Small tube amps of limited power are quickly becoming more and more popular. Every manufacturer that can, has already launched a model of this kind of tube amplifier.
This has only introduced a whole new group of users to tubes, which would otherwise still be running a solid state amp. Vox, one of the most popular manufacturers of guitar amps, saw this new situation as a great moment to revamp some of their old legends. One of the more notable amps they offer is the AC15CC1.
Older generations of guitar players will probably know right away just how good this amp is. It was first released in the late ’50s and was the more affordable option compared to their flagship AC30.
The revamped series we enjoy today share a lot of similarities with the original, and generally bring a legendary sound in a new package. Today we are going to take a closer look at the AC15CC1, and talk about what it brings to the table.
The appearance of the AC15CC1 is pretty much the same as that of the original AC15. Vox made a good decision by not changing anything, and offering a product that many are already familiar with. The amp has that vintage vibe going, and it definitely adds to its charm. As you are about to see, it’s not only the outside that has retained its quality, but the inside as well.
Once you take a peek into the cab of this amp, you will see two EL84s and two 12AX7 tubes. These are capable of delivering some 15 Watts of power, hence the name AC15.
The sound comes out of a single 12 inch Greenback speaker, although Vox did deliver a number of these amps with a Wharfdale. On a similar note, they also offer an option of installing a Celestion Blue Alnico if you’re really want to go the old school way.
In terms of controls there are two main clusters on top of the amp. You have your Tremolo/Reverb controls which include depth, speed and mix knobs. The reverb is a spring reverb, just what you would expect to find on a revamp of a vintage tube amp.
The other cluster features bass, treble and volume knob. Lastly, there is a master volume knob and a standby switch. Vox AC15CC1 has only one channel, and comes with a foot switch that allows you to use the reverb and tremolo.
The performance of this amp was known long before it hit the market. Those who heard the original AC15 knew exactly what they could expect from the revamp, and they weren’t wrong. Like we said earlier the amp has only a clean channel, however that is also what its most known for.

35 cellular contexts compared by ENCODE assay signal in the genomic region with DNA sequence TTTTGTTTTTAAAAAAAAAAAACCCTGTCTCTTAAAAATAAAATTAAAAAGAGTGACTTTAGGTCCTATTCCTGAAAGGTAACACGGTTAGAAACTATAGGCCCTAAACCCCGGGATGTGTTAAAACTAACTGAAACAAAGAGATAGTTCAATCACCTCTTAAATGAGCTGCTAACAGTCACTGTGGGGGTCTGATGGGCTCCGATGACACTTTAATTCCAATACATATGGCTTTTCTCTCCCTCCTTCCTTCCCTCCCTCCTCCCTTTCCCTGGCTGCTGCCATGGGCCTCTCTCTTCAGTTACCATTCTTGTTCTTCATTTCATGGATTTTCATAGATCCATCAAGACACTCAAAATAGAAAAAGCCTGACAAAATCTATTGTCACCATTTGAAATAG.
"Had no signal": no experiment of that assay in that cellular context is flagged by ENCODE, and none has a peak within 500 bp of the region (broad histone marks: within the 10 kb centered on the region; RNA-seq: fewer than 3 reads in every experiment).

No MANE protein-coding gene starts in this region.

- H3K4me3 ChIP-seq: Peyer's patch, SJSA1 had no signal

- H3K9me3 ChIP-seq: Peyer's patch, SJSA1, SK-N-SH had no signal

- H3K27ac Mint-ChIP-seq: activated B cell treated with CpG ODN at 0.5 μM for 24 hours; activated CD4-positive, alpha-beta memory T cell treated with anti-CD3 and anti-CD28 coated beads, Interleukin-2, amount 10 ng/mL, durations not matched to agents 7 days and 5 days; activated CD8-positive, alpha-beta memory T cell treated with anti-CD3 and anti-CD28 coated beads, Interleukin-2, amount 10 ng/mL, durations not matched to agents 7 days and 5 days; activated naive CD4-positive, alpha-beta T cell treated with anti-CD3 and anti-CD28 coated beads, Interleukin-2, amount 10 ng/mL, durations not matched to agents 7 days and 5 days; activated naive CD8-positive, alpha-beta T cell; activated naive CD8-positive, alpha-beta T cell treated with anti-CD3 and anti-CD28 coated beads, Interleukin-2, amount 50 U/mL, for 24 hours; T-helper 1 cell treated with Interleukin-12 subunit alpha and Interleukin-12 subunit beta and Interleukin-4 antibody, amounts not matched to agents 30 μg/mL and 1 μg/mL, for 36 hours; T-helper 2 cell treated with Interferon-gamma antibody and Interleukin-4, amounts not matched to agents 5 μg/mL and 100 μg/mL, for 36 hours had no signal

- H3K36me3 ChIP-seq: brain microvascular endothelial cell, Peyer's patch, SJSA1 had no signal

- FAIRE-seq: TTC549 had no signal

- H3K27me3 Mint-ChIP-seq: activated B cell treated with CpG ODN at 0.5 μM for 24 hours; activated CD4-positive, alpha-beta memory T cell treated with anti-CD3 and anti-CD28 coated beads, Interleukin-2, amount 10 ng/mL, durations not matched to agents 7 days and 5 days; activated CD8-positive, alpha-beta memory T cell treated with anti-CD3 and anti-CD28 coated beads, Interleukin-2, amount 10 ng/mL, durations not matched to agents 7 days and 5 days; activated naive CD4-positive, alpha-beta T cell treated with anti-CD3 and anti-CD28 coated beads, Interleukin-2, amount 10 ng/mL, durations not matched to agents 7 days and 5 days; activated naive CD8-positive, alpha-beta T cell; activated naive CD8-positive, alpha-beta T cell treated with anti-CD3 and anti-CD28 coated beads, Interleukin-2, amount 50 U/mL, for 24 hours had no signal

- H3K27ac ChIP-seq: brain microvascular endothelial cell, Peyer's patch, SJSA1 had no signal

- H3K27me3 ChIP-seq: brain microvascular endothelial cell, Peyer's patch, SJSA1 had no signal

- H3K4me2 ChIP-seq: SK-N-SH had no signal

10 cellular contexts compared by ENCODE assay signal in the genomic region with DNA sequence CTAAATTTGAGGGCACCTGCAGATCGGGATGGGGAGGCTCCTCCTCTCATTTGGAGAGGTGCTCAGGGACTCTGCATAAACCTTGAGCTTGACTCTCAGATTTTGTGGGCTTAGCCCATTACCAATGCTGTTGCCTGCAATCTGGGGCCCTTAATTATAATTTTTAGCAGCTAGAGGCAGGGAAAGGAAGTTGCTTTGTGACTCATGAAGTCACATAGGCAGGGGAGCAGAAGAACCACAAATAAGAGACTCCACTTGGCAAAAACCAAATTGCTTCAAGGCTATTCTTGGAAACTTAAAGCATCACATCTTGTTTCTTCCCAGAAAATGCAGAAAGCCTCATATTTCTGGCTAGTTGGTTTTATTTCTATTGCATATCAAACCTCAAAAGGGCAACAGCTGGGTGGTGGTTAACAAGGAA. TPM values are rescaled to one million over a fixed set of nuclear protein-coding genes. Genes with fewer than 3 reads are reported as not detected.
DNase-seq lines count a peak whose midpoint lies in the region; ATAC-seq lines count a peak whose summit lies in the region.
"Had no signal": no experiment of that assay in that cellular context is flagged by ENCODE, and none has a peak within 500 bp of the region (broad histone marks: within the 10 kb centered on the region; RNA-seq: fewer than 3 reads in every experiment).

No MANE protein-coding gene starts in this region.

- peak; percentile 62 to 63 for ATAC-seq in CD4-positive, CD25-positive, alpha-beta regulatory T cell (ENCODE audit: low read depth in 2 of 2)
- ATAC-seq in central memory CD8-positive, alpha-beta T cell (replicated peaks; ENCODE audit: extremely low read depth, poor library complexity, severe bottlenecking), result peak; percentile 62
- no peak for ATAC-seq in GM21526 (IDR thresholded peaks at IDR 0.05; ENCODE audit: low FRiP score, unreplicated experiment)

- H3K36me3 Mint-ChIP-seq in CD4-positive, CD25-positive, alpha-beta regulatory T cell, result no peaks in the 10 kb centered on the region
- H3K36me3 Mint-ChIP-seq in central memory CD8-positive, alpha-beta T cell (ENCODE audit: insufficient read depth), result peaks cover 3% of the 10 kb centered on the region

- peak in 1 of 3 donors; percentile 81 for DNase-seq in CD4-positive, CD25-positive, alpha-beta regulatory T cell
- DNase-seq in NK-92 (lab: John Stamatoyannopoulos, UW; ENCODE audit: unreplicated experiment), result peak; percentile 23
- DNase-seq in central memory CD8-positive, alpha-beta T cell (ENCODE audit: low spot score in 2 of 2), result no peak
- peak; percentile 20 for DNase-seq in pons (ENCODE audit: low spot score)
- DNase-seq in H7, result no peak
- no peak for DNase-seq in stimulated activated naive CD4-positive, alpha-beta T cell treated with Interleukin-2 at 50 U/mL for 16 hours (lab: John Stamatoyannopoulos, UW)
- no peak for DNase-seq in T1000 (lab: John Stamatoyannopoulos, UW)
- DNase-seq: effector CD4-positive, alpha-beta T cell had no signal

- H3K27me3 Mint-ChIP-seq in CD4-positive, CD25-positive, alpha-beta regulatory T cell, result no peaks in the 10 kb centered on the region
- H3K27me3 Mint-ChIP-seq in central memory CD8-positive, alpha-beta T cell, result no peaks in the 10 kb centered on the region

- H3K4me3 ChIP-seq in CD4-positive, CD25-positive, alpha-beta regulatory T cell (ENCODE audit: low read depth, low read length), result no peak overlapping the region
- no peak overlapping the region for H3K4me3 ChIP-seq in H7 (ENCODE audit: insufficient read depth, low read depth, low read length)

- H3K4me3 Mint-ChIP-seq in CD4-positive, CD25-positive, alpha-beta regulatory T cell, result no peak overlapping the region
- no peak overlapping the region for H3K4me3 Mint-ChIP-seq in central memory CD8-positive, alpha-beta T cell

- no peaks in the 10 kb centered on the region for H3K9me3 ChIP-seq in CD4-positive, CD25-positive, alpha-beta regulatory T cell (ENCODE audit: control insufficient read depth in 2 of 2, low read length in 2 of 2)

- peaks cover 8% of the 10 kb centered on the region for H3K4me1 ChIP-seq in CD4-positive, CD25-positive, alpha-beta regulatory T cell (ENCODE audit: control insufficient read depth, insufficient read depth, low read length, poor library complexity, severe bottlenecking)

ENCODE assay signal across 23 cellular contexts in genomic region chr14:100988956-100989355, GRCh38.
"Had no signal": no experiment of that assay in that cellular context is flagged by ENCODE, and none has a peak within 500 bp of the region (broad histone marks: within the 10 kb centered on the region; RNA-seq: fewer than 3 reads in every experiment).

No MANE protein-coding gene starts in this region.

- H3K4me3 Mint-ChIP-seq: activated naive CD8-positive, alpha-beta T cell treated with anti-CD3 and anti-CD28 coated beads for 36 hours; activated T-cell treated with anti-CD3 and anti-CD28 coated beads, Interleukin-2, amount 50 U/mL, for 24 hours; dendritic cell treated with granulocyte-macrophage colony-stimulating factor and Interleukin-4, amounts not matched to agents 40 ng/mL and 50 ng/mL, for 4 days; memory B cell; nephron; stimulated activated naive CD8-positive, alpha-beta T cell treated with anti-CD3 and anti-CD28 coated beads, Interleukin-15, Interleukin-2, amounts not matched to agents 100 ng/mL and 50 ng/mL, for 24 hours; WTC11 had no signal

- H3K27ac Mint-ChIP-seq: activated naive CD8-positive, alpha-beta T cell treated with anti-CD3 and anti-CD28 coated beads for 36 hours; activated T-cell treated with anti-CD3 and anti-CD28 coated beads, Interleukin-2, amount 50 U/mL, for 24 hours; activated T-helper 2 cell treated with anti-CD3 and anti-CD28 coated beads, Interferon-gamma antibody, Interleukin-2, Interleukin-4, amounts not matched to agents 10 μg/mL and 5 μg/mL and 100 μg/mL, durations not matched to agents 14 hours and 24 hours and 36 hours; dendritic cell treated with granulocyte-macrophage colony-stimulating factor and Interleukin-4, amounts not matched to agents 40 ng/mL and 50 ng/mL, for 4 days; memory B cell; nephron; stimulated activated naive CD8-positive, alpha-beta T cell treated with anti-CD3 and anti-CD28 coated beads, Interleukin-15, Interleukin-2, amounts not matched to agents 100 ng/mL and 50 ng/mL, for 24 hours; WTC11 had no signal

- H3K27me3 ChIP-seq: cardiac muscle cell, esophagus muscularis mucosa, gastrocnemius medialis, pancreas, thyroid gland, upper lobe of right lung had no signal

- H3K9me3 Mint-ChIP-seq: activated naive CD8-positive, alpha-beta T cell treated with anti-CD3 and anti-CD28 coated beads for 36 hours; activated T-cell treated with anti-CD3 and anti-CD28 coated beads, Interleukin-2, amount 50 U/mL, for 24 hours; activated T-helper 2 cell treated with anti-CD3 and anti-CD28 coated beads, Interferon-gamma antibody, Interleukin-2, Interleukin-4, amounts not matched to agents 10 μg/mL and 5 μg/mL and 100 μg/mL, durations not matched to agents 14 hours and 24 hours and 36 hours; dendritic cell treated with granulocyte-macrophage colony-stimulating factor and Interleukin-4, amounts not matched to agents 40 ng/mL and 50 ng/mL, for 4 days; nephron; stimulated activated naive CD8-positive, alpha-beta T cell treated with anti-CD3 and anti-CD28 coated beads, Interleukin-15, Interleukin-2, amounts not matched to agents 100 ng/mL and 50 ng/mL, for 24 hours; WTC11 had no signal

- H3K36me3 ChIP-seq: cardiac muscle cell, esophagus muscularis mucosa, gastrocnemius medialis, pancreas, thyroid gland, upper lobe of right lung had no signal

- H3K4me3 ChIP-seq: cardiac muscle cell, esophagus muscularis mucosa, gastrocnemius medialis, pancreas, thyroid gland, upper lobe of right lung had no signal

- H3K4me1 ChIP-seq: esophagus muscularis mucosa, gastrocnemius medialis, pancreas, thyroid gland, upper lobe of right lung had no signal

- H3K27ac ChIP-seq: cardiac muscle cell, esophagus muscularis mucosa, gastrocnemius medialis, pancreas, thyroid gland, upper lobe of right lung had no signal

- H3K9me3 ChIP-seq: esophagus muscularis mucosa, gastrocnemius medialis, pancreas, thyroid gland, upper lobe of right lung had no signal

The sound is crisp, clean, and warm across the range. It gives you that authentic tube amp experience. When you include a distortion or overdrive in your signal chain, this amp becomes one mean box.
It works best with a decent overdrive, however it can take a hi gain dist stompbox as well. Spring reverb that comes with the amp is gentle, but doesn’t really react well if you crank it up too much. In general Vox brought back a legend along with all of its qualities and quirks.
What we like
Vintage looks, vintage sound that never disappoints and a reasonable price tag is what makes the AC15CC1 one of the best compact tube amps on the market.
What we don’t like
Vox discontinued this amp in 2010, leaving us to scavenge the used adds in order to find one. They are still out there, but your chances of finding one in mint condition are getting lower by the day.
Vox AC15CC1 is exactly what we wanted it to be, and what Vox promised. A compact amp with a decent amount of power and tone which teleports you back through time when Vox was all the rage.
It’s really a shame it was discontinued. Especially considering how unique of a tone it offered. If you ever come across one on, we definitely suggest you buy it. It is an awesome little amp that deserves all the praise it gets.